An astrophotography photo competition – with no telescope needed!

You might have seen a meteor or “shooting star”, but have you seen a whole bunch of them in a short space of time? This is called a meteor shower. To photograph one all you need is a DSLR, a tripod and some clear and preferably dark skies.  The darker the better. The perfect opportunity to try your hand at this is in just a few days. 

The Geminids are considered one of the most spectacular meteor showers of the year, and very suitable for us folks in the Southern Hemisphere. There is the possibility of seeing up to 120 meteors per hour at its peak. It happens overnight between December 13 or 14 and this year should be a really good year as we have new moon on the 14th  – the perfect combination for seeing and photographing meteors. 

Geminids naturally are named after the constellation Gemini as they appear to come from within that constellation.

Geminids unlike most meteor showers, are associated with an asteroid instead of a comet. In this case it is asteroid 3200 Phaethon which has an orbital period of 1.4 years. 

The best times to see the Geminids is between 11:30pm and 4am as the constellation of Gemini rises. 

Gemini, in Greek mythology were the twins brothers, Kastor (Κάστωρ) and Polydeukes (Πολυδεύκης) (Castor and Pollux). The radiant, or central point, for the Geminids is near Castor (the lower of the twins in the southern hemisphere skies). Gemini follow Orion and just a little further in the north. If you’re not sure exactly where this is, there’s some great phone apps to show you the sky at night or ask us.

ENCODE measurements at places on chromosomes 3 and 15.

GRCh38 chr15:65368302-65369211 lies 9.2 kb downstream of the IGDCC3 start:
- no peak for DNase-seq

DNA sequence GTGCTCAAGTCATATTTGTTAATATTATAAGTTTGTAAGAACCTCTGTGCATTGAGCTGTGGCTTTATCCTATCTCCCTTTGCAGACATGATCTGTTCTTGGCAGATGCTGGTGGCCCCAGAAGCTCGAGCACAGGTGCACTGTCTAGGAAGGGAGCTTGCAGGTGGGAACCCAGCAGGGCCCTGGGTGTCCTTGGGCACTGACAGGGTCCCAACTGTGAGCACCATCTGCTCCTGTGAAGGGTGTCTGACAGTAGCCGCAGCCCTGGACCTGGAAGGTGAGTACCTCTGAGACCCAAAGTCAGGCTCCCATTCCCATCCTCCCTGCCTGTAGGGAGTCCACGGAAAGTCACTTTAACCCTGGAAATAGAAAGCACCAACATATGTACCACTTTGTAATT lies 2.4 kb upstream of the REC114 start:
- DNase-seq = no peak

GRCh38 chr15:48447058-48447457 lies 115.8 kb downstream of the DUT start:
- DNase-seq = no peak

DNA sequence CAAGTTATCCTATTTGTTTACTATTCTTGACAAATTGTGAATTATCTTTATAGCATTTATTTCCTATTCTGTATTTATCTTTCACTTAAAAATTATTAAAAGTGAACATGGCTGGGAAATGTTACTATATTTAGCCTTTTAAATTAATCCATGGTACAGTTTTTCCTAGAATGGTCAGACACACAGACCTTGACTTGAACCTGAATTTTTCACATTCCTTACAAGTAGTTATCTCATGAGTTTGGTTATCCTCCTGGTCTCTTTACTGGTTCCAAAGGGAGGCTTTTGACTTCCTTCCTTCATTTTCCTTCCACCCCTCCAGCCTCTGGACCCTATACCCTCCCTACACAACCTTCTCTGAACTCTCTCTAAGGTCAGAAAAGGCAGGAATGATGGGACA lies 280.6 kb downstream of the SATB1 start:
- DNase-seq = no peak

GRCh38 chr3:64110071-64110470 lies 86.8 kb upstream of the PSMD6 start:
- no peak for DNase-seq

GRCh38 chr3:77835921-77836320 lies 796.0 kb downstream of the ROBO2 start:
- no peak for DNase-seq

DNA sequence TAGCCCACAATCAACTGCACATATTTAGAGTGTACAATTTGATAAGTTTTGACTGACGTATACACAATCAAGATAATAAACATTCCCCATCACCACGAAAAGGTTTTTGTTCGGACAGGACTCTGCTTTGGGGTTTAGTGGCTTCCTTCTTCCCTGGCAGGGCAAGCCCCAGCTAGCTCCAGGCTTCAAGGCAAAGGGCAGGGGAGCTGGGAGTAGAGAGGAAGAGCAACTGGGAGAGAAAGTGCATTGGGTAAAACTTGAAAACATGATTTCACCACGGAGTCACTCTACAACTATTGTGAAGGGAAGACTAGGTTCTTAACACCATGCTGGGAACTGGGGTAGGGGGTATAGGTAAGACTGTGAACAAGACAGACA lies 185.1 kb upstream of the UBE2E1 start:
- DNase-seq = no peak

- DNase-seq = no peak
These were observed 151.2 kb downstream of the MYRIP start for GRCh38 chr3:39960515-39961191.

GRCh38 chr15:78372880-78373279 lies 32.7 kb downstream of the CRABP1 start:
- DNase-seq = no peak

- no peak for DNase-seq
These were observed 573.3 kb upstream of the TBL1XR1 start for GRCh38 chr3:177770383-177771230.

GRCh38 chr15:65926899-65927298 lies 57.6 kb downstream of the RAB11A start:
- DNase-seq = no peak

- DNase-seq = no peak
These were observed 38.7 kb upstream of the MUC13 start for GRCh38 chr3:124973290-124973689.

The simplest way to photograph the meteor storm is to put your DSLR on a tripod facing high into the North East sky. Set to B (manual) about f/8 and take as many 60 second images with the widest angle lens you have. You might even be able to capture them with a phone such as the Pixel 4/5 which has a night sky “astrophotography” mode. 

With any luck you’ll have a ripper of an image like this one!

Bintel has a $100.00 voucher for the best image received, so send them in.

The winner will be announced on the Solstice. 


Photo credit: CC-BY/Brian Tomlinson/Flickr


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